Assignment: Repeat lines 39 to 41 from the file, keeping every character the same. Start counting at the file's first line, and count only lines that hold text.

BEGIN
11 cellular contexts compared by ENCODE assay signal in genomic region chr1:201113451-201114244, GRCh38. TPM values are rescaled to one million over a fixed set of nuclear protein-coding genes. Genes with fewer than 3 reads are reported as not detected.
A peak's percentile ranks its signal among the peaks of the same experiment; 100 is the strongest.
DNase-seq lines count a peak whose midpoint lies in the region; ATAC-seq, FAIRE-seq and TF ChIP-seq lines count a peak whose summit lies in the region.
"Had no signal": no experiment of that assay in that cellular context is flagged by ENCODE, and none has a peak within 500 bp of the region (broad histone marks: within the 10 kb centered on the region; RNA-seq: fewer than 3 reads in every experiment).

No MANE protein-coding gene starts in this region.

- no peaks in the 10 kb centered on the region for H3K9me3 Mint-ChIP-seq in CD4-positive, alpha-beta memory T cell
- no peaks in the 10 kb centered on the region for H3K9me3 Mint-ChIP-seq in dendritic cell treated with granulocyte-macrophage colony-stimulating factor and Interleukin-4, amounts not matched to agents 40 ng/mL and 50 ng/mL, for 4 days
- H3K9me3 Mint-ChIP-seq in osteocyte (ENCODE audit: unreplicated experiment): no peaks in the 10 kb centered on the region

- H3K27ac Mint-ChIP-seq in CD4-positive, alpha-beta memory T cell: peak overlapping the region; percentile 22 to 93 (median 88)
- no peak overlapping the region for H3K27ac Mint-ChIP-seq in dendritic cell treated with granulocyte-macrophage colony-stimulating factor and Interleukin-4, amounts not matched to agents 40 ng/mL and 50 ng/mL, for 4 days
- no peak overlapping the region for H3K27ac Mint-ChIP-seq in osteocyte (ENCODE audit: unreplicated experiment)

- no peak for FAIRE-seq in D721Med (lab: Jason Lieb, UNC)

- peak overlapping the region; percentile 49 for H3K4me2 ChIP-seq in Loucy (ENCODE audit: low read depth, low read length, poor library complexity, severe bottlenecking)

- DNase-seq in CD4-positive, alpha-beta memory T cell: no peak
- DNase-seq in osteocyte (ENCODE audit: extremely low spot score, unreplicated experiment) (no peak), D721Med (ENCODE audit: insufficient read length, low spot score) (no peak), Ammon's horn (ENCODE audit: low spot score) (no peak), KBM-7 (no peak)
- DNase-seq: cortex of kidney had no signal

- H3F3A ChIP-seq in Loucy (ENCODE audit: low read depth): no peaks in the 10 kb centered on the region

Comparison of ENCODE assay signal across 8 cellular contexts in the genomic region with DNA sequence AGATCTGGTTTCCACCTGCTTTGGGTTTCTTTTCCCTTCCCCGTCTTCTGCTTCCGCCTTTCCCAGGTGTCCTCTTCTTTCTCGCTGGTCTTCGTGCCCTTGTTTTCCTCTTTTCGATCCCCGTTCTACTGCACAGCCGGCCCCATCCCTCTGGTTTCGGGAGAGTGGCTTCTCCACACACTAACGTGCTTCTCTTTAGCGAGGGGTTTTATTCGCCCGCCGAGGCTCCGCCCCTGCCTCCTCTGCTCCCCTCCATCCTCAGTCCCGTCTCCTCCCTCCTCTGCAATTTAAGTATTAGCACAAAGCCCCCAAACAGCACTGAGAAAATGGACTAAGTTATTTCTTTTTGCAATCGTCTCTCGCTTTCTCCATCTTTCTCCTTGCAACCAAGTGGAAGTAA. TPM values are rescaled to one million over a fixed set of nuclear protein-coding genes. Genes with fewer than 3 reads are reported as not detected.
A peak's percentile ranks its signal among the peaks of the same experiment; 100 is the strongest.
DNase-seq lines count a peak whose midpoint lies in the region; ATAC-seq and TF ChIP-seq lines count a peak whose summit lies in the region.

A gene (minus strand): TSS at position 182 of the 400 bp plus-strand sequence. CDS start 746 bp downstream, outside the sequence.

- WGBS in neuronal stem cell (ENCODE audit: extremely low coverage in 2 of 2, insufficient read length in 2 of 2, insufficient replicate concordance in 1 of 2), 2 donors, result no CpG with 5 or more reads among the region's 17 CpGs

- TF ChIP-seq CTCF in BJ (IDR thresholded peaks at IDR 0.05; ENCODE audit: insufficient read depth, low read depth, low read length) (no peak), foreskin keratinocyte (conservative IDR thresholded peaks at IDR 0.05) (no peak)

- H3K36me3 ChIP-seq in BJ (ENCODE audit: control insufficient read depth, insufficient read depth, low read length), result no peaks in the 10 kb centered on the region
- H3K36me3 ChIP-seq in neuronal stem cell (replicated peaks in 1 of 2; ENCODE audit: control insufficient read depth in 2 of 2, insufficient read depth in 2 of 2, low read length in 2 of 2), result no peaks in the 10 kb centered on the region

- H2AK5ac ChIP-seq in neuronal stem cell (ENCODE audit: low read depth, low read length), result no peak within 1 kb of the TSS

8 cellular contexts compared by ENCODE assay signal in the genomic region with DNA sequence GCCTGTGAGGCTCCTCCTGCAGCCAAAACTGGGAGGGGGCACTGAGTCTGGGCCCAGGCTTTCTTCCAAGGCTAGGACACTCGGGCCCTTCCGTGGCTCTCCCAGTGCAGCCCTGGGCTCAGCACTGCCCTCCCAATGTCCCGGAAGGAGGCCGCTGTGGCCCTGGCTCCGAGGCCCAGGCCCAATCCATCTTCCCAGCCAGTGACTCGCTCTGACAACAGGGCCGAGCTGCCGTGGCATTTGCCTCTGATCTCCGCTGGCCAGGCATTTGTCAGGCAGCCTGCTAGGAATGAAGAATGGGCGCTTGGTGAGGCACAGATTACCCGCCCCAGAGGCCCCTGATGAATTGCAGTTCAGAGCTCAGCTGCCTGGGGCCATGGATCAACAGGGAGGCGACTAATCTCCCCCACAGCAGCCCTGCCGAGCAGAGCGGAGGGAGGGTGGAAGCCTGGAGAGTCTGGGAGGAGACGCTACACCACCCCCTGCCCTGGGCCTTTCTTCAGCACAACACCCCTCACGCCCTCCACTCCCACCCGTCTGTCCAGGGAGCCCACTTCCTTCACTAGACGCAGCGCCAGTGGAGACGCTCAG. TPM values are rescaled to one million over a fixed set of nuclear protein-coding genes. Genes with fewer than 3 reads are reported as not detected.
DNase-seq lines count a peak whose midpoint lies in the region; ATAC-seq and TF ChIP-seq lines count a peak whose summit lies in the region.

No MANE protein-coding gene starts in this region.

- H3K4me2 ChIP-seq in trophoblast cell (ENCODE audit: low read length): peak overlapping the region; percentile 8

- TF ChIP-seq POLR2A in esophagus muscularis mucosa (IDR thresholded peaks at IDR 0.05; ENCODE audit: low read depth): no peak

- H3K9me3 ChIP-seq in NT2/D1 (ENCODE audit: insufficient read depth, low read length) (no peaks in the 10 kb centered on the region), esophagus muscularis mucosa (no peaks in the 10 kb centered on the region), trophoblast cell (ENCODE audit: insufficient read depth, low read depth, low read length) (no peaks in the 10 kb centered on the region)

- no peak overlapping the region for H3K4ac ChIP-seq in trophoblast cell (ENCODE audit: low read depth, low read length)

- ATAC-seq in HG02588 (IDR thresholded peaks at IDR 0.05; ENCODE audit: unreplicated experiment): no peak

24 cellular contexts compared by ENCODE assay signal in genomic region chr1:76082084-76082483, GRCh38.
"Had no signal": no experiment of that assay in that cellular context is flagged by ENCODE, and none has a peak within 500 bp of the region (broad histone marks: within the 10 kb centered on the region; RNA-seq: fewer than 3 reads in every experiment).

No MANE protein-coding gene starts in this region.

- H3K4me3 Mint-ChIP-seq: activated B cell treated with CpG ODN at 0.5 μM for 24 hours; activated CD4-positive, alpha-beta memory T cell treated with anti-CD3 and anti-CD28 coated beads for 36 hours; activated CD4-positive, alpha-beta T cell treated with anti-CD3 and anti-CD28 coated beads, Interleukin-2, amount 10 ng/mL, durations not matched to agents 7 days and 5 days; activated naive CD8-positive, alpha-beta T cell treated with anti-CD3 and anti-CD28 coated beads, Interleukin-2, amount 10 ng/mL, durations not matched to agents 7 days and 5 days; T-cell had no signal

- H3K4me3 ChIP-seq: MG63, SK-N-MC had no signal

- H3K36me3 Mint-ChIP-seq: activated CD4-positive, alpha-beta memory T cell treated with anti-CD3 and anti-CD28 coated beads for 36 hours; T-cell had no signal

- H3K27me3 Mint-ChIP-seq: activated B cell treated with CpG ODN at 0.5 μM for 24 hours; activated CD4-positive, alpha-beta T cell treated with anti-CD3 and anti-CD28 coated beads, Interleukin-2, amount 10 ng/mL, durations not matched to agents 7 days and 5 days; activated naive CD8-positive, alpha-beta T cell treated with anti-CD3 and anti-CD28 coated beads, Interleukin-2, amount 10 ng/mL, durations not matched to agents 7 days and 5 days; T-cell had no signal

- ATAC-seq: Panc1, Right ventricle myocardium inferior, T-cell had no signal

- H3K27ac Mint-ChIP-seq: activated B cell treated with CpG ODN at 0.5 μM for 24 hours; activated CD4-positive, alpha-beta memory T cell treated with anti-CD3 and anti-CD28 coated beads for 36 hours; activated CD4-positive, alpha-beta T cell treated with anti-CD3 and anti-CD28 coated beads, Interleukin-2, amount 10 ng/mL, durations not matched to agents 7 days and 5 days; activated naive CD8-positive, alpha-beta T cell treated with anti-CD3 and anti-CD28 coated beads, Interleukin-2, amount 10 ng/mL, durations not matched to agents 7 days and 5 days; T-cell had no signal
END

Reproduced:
- H3K4me3 ChIP-seq: MG63, SK-N-MC had no signal

- H3K36me3 Mint-ChIP-seq: activated CD4-positive, alpha-beta memory T cell treated with anti-CD3 and anti-CD28 coated beads for 36 hours; T-cell had no signal

- H3K27me3 Mint-ChIP-seq: activated B cell treated with CpG ODN at 0.5 μM for 24 hours; activated CD4-positive, alpha-beta T cell treated with anti-CD3 and anti-CD28 coated beads, Interleukin-2, amount 10 ng/mL, durations not matched to agents 7 days and 5 days; activated naive CD8-positive, alpha-beta T cell treated with anti-CD3 and anti-CD28 coated beads, Interleukin-2, amount 10 ng/mL, durations not matched to agents 7 days and 5 days; T-cell had no signal